Two Principles in the Debate Over Genetics & Insurance
The UK has been particularly active in exploring the issue of genetics and insurance. The Human Genetics Advisory Committee (HGC) was established in 1996 and filed the report, "The Implications of Genetic Testing for Insurance," shortly thereafter. They have put a wealth of information on the web over the past decade too.
Two principles at work in the debate over access to genetic information by insurers are the "principle of mutuality" and the "principle of solidarity." These principles differ according to whether genotypes are pooled or separated according to individual risks. The application of these principles has very different political results too. The principle of solidarity underpins the social insurance model, aka universal coverage; whereas, the principle of mutuality is more in-line with the private, market-based model.
Principle of Solidarity:
"Social insurance schemes operate according to principles of solidarity and equality. Individuals contribute a sum to the insurance pool which is not explicitly linked to their actual level of risk. In social insurance systems, any claim which is made on the insurance fund is met from the pool, and may be based on an entitlement arising from contributions (e.g. incapacity benefit in the U.K.) or may be related to the individual’s level of need (e.g. income support in the U.K.). Even in the former case there may be a significant degree of redistribution implied, especially in systems with flat-rate benefits and earnings-related contributions. Social insurance programmes based on solidarity principles emerged in many developed nations in the 20th century, following pioneering developments in some countries in the 19th century. In many countries (although not particularly in the U.K.) these schemes are increasingly proving to be unaffordable, and are subject to major structural reforms, often involving the introduction of a greater role for complementary provision through private sector institutions or agencies."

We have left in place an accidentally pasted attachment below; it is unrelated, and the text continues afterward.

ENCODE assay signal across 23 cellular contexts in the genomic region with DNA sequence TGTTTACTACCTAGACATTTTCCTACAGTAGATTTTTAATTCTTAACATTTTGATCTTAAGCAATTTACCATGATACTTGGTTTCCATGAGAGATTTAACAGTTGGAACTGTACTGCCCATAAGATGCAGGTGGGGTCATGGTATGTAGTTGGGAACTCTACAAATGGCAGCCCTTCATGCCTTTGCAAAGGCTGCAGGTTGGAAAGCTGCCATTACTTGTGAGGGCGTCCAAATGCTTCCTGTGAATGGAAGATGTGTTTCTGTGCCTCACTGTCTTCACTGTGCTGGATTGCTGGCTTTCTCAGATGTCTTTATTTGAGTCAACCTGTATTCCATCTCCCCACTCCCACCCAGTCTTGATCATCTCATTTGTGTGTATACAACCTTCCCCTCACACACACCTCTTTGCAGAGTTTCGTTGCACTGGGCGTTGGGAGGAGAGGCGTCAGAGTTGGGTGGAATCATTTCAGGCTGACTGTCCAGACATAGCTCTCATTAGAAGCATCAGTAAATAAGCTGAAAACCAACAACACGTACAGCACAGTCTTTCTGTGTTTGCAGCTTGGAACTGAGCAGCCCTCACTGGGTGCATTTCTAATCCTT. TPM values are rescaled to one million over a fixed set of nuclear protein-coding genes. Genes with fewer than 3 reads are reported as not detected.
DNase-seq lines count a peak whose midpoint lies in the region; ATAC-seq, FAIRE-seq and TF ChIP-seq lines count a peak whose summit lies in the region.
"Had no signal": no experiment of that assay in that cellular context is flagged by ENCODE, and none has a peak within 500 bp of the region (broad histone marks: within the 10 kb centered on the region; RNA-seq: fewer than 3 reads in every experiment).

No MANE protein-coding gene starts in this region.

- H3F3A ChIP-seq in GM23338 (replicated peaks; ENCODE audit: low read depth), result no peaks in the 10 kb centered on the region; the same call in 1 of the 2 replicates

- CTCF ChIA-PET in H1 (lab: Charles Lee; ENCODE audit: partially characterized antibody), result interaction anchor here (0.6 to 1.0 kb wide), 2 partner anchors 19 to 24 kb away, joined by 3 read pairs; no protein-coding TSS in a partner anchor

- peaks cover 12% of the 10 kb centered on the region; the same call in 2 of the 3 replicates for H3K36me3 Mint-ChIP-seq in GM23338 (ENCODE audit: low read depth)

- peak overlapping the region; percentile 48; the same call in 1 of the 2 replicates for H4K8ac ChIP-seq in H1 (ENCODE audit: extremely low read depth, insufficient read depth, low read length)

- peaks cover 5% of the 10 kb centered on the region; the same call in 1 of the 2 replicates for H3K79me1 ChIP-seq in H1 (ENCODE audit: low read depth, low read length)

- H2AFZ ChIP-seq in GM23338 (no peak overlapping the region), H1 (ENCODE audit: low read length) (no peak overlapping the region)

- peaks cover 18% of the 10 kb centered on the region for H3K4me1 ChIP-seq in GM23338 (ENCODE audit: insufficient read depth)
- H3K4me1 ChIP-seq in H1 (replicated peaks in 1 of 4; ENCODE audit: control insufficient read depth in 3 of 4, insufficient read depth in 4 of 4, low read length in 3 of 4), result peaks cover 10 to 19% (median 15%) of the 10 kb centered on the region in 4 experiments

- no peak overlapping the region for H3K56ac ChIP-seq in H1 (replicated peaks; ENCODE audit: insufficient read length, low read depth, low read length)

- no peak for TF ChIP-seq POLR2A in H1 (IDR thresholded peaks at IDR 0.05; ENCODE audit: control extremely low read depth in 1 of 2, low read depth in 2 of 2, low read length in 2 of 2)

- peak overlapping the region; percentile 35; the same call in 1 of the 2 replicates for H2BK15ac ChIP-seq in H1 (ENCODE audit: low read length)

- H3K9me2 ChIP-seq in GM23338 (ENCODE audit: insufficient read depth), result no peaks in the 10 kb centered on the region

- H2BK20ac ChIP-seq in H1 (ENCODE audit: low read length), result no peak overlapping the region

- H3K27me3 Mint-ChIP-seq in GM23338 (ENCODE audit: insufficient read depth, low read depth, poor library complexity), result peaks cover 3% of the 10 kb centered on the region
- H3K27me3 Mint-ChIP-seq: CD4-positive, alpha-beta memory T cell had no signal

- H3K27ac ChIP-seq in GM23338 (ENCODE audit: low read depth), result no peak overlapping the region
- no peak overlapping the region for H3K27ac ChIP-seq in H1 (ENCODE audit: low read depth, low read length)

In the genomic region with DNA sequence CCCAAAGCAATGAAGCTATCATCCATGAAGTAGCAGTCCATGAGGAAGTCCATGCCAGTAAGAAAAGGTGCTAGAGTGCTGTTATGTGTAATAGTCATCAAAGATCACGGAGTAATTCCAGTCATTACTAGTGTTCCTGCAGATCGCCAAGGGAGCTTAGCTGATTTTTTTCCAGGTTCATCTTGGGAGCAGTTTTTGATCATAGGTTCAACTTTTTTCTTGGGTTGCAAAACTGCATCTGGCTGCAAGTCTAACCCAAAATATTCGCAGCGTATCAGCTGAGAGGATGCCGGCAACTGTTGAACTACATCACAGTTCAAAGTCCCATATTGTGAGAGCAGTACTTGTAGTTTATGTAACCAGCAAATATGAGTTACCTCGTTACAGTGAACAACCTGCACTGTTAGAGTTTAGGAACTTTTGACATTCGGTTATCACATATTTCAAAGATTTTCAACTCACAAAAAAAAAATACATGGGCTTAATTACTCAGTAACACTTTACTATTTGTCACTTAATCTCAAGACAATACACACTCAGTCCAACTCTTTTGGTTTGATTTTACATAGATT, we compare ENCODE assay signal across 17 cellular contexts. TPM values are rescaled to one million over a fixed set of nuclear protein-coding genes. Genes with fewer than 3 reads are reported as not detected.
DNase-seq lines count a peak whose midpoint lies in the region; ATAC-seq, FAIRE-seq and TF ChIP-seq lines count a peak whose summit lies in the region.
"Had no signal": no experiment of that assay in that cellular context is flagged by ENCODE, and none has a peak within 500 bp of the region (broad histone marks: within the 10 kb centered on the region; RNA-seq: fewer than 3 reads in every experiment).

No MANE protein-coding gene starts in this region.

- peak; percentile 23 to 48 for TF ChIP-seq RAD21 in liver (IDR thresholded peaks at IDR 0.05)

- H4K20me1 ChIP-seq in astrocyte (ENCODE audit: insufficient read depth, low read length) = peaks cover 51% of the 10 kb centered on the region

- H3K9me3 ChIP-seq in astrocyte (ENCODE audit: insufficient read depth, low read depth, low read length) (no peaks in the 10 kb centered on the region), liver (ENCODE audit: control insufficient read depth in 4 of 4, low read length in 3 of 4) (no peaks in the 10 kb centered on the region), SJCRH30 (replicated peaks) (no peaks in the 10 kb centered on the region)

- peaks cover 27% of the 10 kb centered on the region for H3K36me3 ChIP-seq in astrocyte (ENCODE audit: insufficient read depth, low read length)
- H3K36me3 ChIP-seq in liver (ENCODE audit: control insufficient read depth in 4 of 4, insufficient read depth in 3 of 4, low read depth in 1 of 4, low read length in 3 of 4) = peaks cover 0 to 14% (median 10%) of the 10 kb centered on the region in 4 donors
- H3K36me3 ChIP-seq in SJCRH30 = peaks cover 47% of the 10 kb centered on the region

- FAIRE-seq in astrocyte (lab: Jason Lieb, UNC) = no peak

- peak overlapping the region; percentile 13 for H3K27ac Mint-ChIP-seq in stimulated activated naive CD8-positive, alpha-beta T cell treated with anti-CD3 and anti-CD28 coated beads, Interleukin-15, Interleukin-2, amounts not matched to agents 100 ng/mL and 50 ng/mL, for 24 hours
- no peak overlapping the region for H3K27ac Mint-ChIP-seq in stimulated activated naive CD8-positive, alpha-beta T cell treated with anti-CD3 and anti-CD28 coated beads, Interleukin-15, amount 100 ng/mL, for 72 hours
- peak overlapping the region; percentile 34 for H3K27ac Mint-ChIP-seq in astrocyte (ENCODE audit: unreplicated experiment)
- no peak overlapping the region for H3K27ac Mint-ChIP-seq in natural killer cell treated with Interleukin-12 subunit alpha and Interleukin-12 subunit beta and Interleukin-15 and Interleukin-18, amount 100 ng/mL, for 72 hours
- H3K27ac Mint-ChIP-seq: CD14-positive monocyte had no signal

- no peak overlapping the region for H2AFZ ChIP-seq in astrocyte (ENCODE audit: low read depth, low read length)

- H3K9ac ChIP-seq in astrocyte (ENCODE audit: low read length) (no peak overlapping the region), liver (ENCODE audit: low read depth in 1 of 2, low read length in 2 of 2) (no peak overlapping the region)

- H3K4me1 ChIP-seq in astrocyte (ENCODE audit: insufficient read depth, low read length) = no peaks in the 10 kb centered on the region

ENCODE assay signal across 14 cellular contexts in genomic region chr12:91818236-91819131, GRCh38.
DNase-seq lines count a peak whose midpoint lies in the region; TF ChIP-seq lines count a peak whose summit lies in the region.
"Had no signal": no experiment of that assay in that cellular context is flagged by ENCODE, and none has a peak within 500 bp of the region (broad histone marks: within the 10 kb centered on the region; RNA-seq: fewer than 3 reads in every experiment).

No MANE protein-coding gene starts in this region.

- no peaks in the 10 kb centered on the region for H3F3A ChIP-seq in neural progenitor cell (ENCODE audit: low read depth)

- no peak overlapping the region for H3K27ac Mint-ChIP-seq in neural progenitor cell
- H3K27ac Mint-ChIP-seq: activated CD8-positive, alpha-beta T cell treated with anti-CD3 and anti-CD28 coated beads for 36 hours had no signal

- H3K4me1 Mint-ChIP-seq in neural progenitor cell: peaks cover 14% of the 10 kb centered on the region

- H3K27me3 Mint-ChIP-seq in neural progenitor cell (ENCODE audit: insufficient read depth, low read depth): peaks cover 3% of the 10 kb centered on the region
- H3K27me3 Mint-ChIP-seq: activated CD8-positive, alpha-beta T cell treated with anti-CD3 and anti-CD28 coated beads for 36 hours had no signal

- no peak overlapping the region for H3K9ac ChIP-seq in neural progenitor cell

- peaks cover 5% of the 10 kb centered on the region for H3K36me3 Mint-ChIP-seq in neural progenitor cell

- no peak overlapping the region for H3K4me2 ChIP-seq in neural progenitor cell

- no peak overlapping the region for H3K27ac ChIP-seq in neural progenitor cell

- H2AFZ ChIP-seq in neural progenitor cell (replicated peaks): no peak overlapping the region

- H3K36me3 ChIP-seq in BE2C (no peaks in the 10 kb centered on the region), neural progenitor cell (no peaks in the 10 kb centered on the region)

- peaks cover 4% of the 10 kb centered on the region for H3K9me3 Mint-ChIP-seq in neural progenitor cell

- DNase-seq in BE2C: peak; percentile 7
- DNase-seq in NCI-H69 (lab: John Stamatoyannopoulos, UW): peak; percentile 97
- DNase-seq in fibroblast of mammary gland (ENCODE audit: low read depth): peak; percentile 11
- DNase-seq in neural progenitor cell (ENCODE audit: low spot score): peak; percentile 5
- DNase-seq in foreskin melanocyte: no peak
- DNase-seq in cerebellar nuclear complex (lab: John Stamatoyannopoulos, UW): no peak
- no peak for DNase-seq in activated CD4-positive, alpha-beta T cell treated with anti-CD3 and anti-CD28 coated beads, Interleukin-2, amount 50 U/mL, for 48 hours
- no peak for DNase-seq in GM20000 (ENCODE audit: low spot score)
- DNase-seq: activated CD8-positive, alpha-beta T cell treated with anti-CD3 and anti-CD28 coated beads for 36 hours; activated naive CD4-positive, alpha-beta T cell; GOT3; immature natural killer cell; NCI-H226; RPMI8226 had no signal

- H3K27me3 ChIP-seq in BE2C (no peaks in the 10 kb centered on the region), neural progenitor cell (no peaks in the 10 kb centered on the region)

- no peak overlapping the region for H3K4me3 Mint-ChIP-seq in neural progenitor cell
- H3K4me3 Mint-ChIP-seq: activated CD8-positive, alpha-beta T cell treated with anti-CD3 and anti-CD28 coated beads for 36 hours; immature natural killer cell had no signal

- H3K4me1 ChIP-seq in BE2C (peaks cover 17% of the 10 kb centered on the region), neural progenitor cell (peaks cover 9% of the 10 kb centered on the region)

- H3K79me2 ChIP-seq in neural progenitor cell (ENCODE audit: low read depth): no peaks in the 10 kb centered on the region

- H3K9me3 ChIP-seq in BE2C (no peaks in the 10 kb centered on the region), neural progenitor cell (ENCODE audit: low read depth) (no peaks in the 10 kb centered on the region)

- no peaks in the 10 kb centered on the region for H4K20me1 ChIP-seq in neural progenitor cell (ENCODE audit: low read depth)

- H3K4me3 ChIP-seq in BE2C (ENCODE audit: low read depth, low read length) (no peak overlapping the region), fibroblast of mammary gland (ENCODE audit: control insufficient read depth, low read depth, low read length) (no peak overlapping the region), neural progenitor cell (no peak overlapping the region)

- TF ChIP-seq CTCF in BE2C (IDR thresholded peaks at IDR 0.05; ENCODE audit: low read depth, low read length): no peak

The Principle of Mutuality:
"Those who make provision for their life and health risks using private commercial insurance encounter a very different system, generally based on the principle of mutuality. The workings of private commercial insurance are, of course, very familiar to actuaries. It suffices here to recall that each person should pay an insurance premium which is commensurate with his or her actual or perceived level of risk. The higher the risk brought by the proposer the higher the premium, and there is no assessment either of ability to pay or of the adequacy of benefit entitlement in relation to need (unless the amount being purchased appears unreasonably high for their circumstances)."
C. D. Daykin, D. A. Akers, A. S. Macdonald, T. McGleenan, D. Paul and P. J. Turvey. "GENETICS AND INSURANCE — SOME SOCIAL POLICY ISSUES" Presented to the Institute of Actuaries, February 24, 2003 & to the Faculty of Actuaries March 17, 2003.